Type ’employee engagement strategy’ into Google and you’ll get over seven MILLION references. So there’s a lot being said about the subject.
My eye was drawn to a recent article entitled ‘Employee engagement and retention tips to retain key employees’. The writer suggested that the way to engage the workforce was to introduce an award scheme for outstanding employees, branded with the slogan ‘only you can make a difference’. He suggested that the winner(s) should be given a personal organiser or a branded briefcase, their own stationery or even a lapel badge. They could be offered a ‘golf day’, the chance to drive a Porsche for a day or even – wait for it – a special parking space for a year!
If only engaging employees were so easy, or so inexpensive.
The objective, surely, must be to engage employees with their work and with the goals of the organisation, not with doing what is necessary to win a day at the wheel of a Porsche. This means creating an alignment between the needs of the organisation and those of its employees. Which in turn means understanding the needs of employees and managing the workplace to ensure that they are met.
Hence our view that employee engagement strategy begins with the process of measuring current levels of engagement and, where there are gaps, understanding the reasons and what must be done to fill them. These may be basic – for decent working conditions, equipment and resources, for pay and benefits, training, effective communication and management. They may be at a higher level – for satisfaction and pride in what the organisation delivers, for personal growth and development, for opportunities to innovate and be creative.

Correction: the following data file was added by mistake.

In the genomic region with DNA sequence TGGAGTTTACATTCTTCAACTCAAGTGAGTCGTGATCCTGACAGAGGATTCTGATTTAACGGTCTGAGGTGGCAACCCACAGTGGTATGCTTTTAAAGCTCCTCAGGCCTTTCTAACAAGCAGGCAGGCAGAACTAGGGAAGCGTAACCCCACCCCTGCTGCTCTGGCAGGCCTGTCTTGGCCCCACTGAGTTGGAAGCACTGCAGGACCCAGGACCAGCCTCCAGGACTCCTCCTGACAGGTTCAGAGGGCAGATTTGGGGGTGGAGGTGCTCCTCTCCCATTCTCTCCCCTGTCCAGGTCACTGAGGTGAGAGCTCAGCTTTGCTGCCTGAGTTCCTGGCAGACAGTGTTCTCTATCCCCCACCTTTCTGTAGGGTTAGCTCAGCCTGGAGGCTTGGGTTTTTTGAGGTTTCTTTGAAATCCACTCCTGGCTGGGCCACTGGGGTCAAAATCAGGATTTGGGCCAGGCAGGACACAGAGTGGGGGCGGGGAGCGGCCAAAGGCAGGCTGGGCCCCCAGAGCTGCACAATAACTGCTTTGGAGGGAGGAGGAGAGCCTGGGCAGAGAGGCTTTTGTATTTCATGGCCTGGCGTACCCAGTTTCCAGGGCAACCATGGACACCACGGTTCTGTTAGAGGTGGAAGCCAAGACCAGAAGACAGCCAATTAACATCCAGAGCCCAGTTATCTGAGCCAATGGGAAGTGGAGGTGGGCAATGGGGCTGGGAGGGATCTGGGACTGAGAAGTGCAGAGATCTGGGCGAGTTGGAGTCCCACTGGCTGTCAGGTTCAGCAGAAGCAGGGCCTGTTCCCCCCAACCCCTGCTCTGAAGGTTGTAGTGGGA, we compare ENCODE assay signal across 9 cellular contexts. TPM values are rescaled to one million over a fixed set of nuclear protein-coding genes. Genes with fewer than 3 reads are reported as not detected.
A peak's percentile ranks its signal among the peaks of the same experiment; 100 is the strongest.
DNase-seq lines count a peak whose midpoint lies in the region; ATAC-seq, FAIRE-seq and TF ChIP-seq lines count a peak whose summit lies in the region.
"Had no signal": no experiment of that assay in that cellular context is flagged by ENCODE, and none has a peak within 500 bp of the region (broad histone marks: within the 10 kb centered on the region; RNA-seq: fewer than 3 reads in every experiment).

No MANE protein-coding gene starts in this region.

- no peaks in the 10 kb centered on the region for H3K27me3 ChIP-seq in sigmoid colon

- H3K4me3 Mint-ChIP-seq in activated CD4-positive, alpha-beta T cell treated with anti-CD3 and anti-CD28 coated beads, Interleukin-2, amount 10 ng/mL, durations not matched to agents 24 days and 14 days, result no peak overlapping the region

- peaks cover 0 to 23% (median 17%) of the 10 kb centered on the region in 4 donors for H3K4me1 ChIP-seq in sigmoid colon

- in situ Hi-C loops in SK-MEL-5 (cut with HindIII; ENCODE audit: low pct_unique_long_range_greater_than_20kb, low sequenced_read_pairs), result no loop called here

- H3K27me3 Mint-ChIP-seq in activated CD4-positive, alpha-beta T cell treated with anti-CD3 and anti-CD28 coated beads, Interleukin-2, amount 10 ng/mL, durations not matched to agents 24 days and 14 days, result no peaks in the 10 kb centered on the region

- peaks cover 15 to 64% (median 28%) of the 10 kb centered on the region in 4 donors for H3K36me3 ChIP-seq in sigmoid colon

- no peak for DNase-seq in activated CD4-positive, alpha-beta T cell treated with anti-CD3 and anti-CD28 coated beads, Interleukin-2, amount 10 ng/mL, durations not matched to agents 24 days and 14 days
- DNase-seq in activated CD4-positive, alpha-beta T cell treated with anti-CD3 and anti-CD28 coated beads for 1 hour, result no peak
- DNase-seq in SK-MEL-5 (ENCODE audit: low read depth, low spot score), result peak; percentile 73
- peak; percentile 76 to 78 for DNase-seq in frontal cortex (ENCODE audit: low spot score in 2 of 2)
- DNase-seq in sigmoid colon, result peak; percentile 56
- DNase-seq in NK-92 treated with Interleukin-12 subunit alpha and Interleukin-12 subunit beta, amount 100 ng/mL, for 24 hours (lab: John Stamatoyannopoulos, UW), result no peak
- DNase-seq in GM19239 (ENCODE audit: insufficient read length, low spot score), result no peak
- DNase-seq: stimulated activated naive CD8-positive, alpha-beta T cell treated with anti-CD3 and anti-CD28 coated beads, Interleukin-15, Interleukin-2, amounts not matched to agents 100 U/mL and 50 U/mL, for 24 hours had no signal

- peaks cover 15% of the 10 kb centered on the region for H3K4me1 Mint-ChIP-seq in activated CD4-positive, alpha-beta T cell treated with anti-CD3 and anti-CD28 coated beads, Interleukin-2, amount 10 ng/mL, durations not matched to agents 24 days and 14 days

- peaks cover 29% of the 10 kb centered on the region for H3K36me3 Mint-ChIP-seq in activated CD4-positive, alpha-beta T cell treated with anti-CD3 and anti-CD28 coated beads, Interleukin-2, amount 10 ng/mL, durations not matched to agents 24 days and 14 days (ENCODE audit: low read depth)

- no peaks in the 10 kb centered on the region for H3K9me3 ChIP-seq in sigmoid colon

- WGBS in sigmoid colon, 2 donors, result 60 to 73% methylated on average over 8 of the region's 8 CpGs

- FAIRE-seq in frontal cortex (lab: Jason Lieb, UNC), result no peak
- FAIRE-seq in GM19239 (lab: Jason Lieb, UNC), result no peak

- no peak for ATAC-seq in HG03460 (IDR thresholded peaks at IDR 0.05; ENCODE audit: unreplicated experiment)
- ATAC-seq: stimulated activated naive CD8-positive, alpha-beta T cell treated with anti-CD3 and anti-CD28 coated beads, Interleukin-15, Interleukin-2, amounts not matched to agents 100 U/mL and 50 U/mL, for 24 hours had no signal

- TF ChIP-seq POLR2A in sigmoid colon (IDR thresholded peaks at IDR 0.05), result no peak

Once the current situation is determined and employees’ needs are understood, the process of developing an engagement strategy can really begin. This is why every organisation will tend to devise a different strategy, because its circumstances and the needs of its employees will be different. Personal organisers and golf days notwithstanding.